Khan Academy– Great for a variety of topics; Economics, US History, and World History being the most applicable to most social studies classrooms. The economics videos I think are probably the most useful. Economics is often seen as a dry subject by most students but Sal Khan uses a great variety of real life applications making the material connect to the real world. He also breaks econ down into Micro an Macro, giving students in introductory classes a more specific look at the different types of economics they are covering.

CGP Grey- In these videos you explore some very important topics in great detail. CGP Grey uses some great illustrations and graphics to keep students engaged and the topics covered apply to a variety of social studies classes. Most CGP Grey videos are around the 5-7 minute range, long enough to deliver great content but short enough to keep students listening. Topics are often approached from a different angle than students are used to hearing giving them a different perspective on these topics.

WonderWhy- I stumbled across this channel just a few days ago and it does a great job covering topics in great detail while looking at big picture topics. While there isn’t a large collection of videos on this channel there seems to be more and more being added. WonderWhy Covers topics from all social studies courses, this is a resource I wish I knew about while I was both a student and a teacher.



YouTube has a ton of great science channels. I have listed some of my favorites below. SciShow is hosted by Hank Green and goes into a lot of detail about a wide variety of things. You really get to see some of the interesting things scientists look at and how science can be used in a variety of settings. Hank covers different influential scientists and their contributions along with very engaging videos about why the cinnamon challenge can kill you. The other science channels listed below are short videos that are informative and engaging. They look at science in the world around us and cover some very interesting topics that can be used in a variety of different classrooms, not just science.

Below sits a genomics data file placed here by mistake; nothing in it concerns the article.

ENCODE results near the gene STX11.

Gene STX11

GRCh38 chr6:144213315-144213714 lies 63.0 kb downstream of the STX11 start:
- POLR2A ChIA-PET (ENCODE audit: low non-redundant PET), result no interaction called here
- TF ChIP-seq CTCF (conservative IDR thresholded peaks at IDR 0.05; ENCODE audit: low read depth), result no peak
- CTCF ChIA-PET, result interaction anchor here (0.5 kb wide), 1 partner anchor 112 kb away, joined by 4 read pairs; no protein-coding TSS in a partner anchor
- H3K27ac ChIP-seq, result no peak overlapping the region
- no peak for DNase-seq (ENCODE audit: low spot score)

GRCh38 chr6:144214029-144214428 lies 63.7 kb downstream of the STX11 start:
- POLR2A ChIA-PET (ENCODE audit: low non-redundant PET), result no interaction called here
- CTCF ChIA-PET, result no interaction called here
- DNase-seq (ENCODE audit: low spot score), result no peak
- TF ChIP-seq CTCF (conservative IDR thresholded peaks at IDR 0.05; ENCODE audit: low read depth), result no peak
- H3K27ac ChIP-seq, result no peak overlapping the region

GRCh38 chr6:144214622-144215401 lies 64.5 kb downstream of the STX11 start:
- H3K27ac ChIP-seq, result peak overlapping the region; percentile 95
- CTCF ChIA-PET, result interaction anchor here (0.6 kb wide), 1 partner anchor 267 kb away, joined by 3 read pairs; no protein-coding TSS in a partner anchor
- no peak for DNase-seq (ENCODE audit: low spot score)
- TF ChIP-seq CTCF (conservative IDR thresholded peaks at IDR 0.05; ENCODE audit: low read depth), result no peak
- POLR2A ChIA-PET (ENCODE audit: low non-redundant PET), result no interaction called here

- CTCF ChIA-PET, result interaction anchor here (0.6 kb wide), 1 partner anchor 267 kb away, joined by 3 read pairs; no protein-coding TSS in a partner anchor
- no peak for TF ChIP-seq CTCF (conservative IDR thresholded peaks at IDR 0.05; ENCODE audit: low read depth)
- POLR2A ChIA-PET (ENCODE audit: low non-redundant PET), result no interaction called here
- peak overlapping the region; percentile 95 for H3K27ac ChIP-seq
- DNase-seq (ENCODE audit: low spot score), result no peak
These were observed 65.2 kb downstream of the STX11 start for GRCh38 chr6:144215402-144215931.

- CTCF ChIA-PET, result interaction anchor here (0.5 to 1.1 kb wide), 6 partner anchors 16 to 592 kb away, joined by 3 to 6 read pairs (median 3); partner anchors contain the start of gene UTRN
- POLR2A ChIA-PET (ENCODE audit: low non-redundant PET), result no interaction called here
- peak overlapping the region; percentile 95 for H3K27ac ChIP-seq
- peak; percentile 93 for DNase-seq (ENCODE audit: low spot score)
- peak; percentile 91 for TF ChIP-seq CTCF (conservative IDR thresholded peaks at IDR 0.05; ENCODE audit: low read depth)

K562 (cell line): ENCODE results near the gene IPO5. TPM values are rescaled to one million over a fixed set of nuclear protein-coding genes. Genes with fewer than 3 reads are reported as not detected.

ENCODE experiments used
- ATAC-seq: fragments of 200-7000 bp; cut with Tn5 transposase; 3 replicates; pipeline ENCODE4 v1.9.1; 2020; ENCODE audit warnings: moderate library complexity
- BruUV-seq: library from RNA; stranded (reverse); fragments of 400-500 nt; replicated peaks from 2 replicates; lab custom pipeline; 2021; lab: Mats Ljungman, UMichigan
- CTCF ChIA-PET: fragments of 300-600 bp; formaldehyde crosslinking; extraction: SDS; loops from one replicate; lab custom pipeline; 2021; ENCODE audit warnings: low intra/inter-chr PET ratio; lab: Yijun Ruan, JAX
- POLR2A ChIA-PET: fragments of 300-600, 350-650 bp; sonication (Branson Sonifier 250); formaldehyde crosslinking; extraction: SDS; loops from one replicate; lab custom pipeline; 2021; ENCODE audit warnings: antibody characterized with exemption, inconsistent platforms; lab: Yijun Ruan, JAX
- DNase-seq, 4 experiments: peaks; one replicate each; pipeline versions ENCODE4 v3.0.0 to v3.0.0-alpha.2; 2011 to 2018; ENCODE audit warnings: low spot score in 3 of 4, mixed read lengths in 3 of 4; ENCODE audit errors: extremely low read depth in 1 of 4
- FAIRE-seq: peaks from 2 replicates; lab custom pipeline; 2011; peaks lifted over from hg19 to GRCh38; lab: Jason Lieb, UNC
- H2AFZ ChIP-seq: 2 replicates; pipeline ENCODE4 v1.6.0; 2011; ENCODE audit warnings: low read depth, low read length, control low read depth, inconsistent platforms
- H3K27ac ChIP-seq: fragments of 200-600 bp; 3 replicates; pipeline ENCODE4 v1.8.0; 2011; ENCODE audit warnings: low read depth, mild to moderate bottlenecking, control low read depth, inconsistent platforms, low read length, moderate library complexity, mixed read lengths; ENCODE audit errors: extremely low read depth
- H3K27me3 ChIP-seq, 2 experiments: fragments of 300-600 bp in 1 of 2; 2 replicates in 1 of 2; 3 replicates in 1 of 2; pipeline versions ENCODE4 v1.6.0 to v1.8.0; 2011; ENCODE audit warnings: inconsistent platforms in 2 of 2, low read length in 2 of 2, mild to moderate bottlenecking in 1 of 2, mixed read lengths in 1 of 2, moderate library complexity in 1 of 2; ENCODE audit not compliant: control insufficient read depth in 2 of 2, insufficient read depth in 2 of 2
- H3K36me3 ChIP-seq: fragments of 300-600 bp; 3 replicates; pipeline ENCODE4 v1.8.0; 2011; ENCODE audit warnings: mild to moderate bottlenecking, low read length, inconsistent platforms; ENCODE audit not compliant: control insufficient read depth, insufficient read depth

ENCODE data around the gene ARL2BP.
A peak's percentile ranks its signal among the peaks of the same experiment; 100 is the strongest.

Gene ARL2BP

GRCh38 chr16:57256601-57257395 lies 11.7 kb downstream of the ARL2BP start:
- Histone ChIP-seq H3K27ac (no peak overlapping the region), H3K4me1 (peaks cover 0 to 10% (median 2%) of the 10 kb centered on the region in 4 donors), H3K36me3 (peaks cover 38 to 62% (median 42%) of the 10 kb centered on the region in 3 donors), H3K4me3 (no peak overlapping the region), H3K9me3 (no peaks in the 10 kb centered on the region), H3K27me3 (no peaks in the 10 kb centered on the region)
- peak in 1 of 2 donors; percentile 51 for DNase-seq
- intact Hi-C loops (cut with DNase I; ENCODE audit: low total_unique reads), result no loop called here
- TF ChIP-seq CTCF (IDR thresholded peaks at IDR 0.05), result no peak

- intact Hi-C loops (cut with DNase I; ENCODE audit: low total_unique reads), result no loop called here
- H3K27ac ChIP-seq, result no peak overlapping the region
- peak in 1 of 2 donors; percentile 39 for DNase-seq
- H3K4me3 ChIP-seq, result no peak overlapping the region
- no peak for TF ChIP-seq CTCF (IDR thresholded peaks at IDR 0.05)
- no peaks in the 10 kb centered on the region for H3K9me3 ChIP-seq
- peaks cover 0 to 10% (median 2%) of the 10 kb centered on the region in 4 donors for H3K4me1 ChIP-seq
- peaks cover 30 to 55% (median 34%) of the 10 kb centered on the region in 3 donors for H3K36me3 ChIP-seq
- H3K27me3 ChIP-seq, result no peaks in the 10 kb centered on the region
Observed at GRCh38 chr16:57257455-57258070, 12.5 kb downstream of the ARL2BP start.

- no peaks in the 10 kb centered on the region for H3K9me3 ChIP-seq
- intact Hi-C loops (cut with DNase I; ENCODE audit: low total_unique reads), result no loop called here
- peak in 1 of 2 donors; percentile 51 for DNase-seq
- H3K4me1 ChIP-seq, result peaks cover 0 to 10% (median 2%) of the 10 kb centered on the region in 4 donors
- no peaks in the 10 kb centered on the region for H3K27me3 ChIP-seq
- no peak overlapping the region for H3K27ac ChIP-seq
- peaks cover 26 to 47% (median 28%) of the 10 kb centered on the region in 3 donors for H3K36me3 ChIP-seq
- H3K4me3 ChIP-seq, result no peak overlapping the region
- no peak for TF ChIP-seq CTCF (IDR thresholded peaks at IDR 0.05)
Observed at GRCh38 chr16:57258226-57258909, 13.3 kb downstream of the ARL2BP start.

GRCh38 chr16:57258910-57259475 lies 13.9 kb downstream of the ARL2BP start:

SciShow, ASAPScience, MinutePhysics, MinuteEarth, Khan Academy


Math is a subject that generally allows for multiple ways to get to the same answer and one style doesn’t always suit every student. YouTube has thousands of videos covering seemingly every math topic but the following are a few channels students can search to find solutions to most types of math problems they will see at all levels of math. I have included a few that try to bring a little more “character,” for lack of a better term, to math instruction.

Khan Academy – Includes the videos from the website covering topics from basic addition through calculus

PatrickJMT – 

Techmath – 

Mathantics – 


Channels that cover a variety of subject areas

Along with course specific channels there are a great variety of other channels out there that cover a wide variety of topics that would fit many different classroom subjects. The channels listed below are some that I have used in the past and really enjoyed, my students did as well.

TestTube, DNews, TED-Ed, TED Talks AND TEDx Talks, Khan Academy

As with any video you watch in class you should always preview each video prior to showing it to students. Some topics are more suitable for higher grade levels while other content you may not feel is class appropriate. You always need to be checking these things to make sure you are not getting into material not suitable for your grade levels and or students. As mentioned above I will continue to add to these and work on including better descriptions but every channel on here I have successfully used in my classroom or have worked with someone who has used the channel successfully in class. I will work on adding specific videos from channels that I feel are great for classrooms and give a brief description of how/why they should be included.

This is a link to another article briefly covering a lot more youtube channels that would benefit both teachers and students.

What I learned this summer

As an educator and now administrator I have constantly worked to learn new things about education. Today’s access to technology has given educators access to so many great minds that learning new things seems to be getting easier every year. I spent a good portion of my “time off” trying to find new and better ways to incorporate technology into classrooms. I stumbled across so many great things I don’t know if I have the energy to write about all of them. Here is a short list of new things I will be working on incorporating into our school over the next school year:

Khan Academy